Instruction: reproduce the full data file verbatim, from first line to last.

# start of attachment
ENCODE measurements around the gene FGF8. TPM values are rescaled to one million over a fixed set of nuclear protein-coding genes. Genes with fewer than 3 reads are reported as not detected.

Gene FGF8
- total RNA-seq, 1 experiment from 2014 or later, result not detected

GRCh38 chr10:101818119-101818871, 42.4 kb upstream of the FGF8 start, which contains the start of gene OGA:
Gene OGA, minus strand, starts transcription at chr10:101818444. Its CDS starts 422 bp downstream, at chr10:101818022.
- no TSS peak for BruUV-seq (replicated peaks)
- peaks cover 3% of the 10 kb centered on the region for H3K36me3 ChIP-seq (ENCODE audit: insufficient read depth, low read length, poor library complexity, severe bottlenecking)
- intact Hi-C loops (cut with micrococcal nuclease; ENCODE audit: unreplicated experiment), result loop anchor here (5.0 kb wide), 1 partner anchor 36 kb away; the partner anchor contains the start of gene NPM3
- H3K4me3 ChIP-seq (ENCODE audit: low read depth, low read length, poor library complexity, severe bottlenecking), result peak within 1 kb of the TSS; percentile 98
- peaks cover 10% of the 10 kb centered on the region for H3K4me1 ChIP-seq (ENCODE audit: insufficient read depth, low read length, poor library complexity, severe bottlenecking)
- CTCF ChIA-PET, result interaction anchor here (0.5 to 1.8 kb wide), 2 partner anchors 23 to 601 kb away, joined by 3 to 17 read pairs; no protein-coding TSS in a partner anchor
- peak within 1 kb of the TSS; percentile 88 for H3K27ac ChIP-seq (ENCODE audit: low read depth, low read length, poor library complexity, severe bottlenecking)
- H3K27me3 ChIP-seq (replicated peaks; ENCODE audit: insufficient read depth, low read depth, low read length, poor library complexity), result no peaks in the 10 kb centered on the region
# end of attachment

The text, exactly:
ENCODE measurements around the gene FGF8. TPM values are rescaled to one million over a fixed set of nuclear protein-coding genes. Genes with fewer than 3 reads are reported as not detected.

Gene FGF8
- total RNA-seq, 1 experiment from 2014 or later, result not detected

GRCh38 chr10:101818119-101818871, 42.4 kb upstream of the FGF8 start, which contains the start of gene OGA:
Gene OGA, minus strand, starts transcription at chr10:101818444. Its CDS starts 422 bp downstream, at chr10:101818022.
- no TSS peak for BruUV-seq (replicated peaks)
- peaks cover 3% of the 10 kb centered on the region for H3K36me3 ChIP-seq (ENCODE audit: insufficient read depth, low read length, poor library complexity, severe bottlenecking)
- intact Hi-C loops (cut with micrococcal nuclease; ENCODE audit: unreplicated experiment), result loop anchor here (5.0 kb wide), 1 partner anchor 36 kb away; the partner anchor contains the start of gene NPM3
- H3K4me3 ChIP-seq (ENCODE audit: low read depth, low read length, poor library complexity, severe bottlenecking), result peak within 1 kb of the TSS; percentile 98
- peaks cover 10% of the 10 kb centered on the region for H3K4me1 ChIP-seq (ENCODE audit: insufficient read depth, low read length, poor library complexity, severe bottlenecking)
- CTCF ChIA-PET, result interaction anchor here (0.5 to 1.8 kb wide), 2 partner anchors 23 to 601 kb away, joined by 3 to 17 read pairs; no protein-coding TSS in a partner anchor
- peak within 1 kb of the TSS; percentile 88 for H3K27ac ChIP-seq (ENCODE audit: low read depth, low read length, poor library complexity, severe bottlenecking)
- H3K27me3 ChIP-seq (replicated peaks; ENCODE audit: insufficient read depth, low read depth, low read length, poor library complexity), result no peaks in the 10 kb centered on the region